The words he complains of in his view, paints him in bad light to those who do not know him and it crippled his character. They disparage his honour. They portray him as one who can hardly work with others, can hardly liaise with his superiors so much so that he remains an island, unto himself, very much isolated. He was transferred from Ntabeni School, less than a 1km away from his home, to St. Andrews School which is 45km away. The misconduct was finalised on 7 July 2005 and he was acquitted.

He was cross-examined. He revealed that he had been the Headmaster of Ntabeni School from 1973 until 1986. In 1986 he was transferred to St. Theresa Primary School and demoted to assistant teacher after an internal audit by the Ministry of Education, Sport and Culture revealed a misappropriation of $6 256-00 in the School Development Committee account. The Ntabeni community was aware of the incident and its resultant effect on his career.

He admitted that he paid for the shortfall through a cheque drawn on the Bank of Credit, and Commerce Zimbabwe’s cheque number 6503. This was done on his behalf by one Chikore. He denied that he entered into an agreement with the School Development Committee for the deduction from his salary in the sum of $100 per month to last until he had repaid the embezzled funds.

He admitted that he was pained by the transfer to a school 45km from his home arising from the misconduct letter at a time of economic hardships that are bedeviling our economy but denied that he nursed a grievance against the defendant for taking over his former position. He was more pained by the allegation that he pretended to have won the Kwekwe court case and the words which referred to him as incorrigible, stubborn and hinders development.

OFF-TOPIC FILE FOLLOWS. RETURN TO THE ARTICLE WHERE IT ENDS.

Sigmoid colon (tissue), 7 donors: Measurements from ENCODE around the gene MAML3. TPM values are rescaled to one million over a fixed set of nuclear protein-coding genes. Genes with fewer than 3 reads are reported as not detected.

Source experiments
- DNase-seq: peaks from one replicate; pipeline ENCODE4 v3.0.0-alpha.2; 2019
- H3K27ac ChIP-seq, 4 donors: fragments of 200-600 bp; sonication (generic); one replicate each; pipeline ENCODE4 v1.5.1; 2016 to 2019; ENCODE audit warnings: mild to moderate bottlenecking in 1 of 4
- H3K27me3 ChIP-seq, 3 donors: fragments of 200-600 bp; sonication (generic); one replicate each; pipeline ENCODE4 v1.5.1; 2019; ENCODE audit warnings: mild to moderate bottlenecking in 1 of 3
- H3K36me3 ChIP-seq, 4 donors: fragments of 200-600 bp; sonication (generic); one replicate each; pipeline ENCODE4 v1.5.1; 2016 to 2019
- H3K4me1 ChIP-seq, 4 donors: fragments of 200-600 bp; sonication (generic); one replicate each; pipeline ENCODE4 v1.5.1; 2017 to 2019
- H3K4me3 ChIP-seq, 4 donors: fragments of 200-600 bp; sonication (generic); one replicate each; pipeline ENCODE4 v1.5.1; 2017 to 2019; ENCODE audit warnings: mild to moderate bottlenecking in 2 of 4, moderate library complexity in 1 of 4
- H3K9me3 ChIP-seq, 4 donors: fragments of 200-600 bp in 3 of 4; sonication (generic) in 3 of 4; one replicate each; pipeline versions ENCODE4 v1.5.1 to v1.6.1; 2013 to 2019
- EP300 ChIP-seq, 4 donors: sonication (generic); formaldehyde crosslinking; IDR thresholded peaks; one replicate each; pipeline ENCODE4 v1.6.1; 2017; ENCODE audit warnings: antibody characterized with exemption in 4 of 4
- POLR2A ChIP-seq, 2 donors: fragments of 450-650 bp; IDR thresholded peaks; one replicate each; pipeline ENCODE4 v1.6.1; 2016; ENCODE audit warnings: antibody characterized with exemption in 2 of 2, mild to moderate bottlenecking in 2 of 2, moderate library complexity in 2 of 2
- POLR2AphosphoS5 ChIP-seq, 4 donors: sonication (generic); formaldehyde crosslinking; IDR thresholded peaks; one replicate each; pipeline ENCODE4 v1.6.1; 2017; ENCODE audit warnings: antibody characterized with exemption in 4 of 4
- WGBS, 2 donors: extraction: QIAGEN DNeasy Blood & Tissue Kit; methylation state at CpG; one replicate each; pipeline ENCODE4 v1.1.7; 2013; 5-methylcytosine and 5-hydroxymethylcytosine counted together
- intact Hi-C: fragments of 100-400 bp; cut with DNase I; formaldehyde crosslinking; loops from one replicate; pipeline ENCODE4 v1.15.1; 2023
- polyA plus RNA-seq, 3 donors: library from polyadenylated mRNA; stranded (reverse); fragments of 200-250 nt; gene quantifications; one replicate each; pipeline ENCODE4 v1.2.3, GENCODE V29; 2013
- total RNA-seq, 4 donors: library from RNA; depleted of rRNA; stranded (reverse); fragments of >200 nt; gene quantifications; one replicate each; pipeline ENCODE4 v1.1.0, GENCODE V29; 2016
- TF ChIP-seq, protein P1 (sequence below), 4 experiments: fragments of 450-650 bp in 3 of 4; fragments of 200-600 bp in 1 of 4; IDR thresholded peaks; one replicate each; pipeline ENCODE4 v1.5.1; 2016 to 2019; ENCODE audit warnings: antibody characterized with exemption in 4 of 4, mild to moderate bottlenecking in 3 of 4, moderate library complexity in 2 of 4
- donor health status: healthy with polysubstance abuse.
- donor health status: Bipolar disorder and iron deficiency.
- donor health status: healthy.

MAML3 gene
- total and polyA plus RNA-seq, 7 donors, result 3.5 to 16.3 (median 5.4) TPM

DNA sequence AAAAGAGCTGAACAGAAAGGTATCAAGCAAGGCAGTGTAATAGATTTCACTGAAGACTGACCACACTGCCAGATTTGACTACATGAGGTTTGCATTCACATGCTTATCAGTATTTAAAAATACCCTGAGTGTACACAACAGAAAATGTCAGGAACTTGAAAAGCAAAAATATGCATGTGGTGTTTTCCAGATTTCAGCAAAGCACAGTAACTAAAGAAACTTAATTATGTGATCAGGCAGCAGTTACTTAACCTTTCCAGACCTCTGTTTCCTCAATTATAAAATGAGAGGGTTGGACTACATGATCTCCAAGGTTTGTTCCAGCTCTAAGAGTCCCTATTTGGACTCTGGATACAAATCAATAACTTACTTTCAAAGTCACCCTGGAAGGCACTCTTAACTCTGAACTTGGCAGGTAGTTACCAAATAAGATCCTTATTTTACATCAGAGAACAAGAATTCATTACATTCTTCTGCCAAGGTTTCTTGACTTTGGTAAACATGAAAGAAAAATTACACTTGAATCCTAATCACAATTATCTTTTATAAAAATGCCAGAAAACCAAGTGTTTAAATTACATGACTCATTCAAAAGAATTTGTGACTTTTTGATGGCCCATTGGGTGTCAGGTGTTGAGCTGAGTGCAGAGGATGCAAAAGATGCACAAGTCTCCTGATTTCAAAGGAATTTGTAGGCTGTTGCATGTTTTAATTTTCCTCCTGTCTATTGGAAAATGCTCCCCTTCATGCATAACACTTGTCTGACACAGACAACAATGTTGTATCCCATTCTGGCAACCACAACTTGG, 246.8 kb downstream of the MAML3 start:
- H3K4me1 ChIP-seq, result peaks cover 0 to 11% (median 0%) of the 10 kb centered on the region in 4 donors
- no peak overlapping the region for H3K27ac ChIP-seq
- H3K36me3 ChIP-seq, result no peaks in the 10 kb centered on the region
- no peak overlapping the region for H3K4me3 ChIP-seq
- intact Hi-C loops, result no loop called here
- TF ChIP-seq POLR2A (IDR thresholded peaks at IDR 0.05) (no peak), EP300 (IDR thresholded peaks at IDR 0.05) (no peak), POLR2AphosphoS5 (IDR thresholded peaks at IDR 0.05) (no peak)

He admitted that the Kwekwe judgment Exhibit ‘2’ was not served on the School Development Committee of which the defendant was an ex-officio member, but stated that the school was represented by a firm of legal practitioners Messrs Mkushi, Foroma and Maupa legal practitioners. He explained that he executed the judgment after 2 years because of lack of funds on his part. He admitted that members of Ntabeni community consisting of war veterans, the Zimbabwe Republic Police, the District Administrator, the local Member of Parliament, the local ZANU(PF) leadership and the chief approached him in a bid to dissuade him from executing his judgment after the attachment had been made to the school property. He had referred them to the Messenger of Court.

He maintained that he had no difficulties with the charge sheet as it was professional but he had difficulty with the comments which were and still are damaging as they will forever remain for posterity on the files of Government. He accepted that it was not a public document and that it was restricted in its circulation to those officials whose duty it was to receive and act upon it.

He also accepted that the proforma of the misconduct charge permits the head of office, like the defendant, to inscribe his comments, but averred that the comments he complains of had no relevance to the charge of embezzlement and sought from the defendant the link thereto.